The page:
But volume wasn’t the whole story. Far from it. The band was excellent, in part because “loud” is only one of the gears they can choose. There were so many changes of pace — quick left turns where distortion abruptly gave way to quiet (and the other way around), nimble lead guitar that was clear as day in spots and blissfully muddy in others, a generous emotional range, from funny to sardonic to downright angry… Toledo is a gifted, restless writer, and the group he’s put together definitely takes advantage of that.

That said, there is a constant, and it’s Toledo. His voice, especially. He conveys a deadpan manner both between songs and during them, and that matter-of-fact tone makes the language in his lyrics absolutely dance in relief. I won’t be the first or last to make this comparison, but the way Toledo emphasizes certain words via long, extended vibrato-less notes reminded me of Bob Dylan, and I ended up thinking a lot about Dylan during the band’s set. Kurt Cobain, too (probably because of the quiet-loud transitions, which Nirvana did so well). Looking back, I’m struck by how Toledo’s words and delivery represent both achievement and promise: The present seems even more impressive because of how bright the future looks for him.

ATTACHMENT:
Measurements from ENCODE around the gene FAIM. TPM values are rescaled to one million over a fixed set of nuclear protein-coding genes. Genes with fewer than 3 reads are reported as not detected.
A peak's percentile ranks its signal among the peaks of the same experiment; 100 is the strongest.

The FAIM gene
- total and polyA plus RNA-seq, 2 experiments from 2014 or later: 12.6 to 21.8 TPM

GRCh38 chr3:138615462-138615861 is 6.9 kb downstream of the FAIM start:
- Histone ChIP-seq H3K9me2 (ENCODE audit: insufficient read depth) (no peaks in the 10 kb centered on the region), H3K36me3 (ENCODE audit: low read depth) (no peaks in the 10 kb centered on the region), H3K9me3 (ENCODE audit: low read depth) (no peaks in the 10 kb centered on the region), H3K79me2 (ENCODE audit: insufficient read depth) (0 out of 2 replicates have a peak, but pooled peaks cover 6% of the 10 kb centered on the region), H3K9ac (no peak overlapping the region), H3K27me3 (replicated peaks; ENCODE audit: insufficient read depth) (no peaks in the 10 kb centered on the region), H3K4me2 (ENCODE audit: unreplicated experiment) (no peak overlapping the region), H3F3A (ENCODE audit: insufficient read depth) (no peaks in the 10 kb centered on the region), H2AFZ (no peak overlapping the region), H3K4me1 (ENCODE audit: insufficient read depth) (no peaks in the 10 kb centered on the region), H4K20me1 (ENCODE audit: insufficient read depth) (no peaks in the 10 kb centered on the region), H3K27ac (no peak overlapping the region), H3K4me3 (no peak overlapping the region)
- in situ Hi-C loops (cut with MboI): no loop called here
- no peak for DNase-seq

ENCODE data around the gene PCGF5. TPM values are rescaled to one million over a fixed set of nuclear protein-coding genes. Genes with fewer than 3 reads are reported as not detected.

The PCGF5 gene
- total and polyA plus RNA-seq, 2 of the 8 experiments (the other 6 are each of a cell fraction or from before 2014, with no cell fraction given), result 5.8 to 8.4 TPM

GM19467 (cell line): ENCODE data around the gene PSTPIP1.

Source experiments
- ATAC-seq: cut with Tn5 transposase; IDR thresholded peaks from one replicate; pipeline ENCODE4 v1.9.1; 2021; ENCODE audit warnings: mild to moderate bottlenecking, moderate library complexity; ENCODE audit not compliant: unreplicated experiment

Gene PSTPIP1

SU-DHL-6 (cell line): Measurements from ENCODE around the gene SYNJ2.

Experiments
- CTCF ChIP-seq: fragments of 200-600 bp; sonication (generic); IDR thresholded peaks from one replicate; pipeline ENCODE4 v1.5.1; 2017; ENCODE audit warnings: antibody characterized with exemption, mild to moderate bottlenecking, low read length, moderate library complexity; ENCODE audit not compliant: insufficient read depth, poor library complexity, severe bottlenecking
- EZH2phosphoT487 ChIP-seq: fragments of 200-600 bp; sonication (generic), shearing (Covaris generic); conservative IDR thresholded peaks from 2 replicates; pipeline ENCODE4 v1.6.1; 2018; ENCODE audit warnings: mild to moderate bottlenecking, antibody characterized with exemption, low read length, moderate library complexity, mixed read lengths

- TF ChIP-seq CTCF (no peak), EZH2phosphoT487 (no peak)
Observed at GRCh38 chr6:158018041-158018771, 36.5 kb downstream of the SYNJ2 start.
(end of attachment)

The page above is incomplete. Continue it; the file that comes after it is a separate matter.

Saying so might make me sound older than I am, but the truth is that I was thinking about my age almost constantly at the show. It wasn’t the crowd — there was a healthy age distribution — it was everything else. It was the fact that I knew I was getting sick but was pretending I wasn’t. It was the fact that I’d told so many people that I don’t go to D.C. shows on weeknights anymore… yet there I was. And I was there listening to guitars that were louder than I’d heard in a long time.